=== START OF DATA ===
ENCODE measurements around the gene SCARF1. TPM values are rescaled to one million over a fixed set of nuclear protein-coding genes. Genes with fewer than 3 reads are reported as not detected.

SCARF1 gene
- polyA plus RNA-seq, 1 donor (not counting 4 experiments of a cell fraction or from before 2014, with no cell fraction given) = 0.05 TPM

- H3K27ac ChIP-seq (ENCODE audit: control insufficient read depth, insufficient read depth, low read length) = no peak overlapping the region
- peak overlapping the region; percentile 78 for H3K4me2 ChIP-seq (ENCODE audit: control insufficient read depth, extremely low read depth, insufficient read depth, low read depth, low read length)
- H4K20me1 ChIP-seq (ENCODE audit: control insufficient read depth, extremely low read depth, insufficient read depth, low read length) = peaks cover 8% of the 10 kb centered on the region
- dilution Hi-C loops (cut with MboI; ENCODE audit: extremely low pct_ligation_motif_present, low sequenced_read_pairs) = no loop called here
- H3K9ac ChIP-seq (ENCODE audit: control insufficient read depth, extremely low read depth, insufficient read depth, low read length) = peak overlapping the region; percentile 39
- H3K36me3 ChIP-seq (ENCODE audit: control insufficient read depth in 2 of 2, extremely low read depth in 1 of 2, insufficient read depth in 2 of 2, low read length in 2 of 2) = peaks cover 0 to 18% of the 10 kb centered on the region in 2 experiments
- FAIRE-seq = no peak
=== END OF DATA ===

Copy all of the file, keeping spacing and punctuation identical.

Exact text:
ENCODE measurements around the gene SCARF1. TPM values are rescaled to one million over a fixed set of nuclear protein-coding genes. Genes with fewer than 3 reads are reported as not detected.

SCARF1 gene
- polyA plus RNA-seq, 1 donor (not counting 4 experiments of a cell fraction or from before 2014, with no cell fraction given) = 0.05 TPM

- H3K27ac ChIP-seq (ENCODE audit: control insufficient read depth, insufficient read depth, low read length) = no peak overlapping the region
- peak overlapping the region; percentile 78 for H3K4me2 ChIP-seq (ENCODE audit: control insufficient read depth, extremely low read depth, insufficient read depth, low read depth, low read length)
- H4K20me1 ChIP-seq (ENCODE audit: control insufficient read depth, extremely low read depth, insufficient read depth, low read length) = peaks cover 8% of the 10 kb centered on the region
- dilution Hi-C loops (cut with MboI; ENCODE audit: extremely low pct_ligation_motif_present, low sequenced_read_pairs) = no loop called here
- H3K9ac ChIP-seq (ENCODE audit: control insufficient read depth, extremely low read depth, insufficient read depth, low read length) = peak overlapping the region; percentile 39
- H3K36me3 ChIP-seq (ENCODE audit: control insufficient read depth in 2 of 2, extremely low read depth in 1 of 2, insufficient read depth in 2 of 2, low read length in 2 of 2) = peaks cover 0 to 18% of the 10 kb centered on the region in 2 experiments
- FAIRE-seq = no peak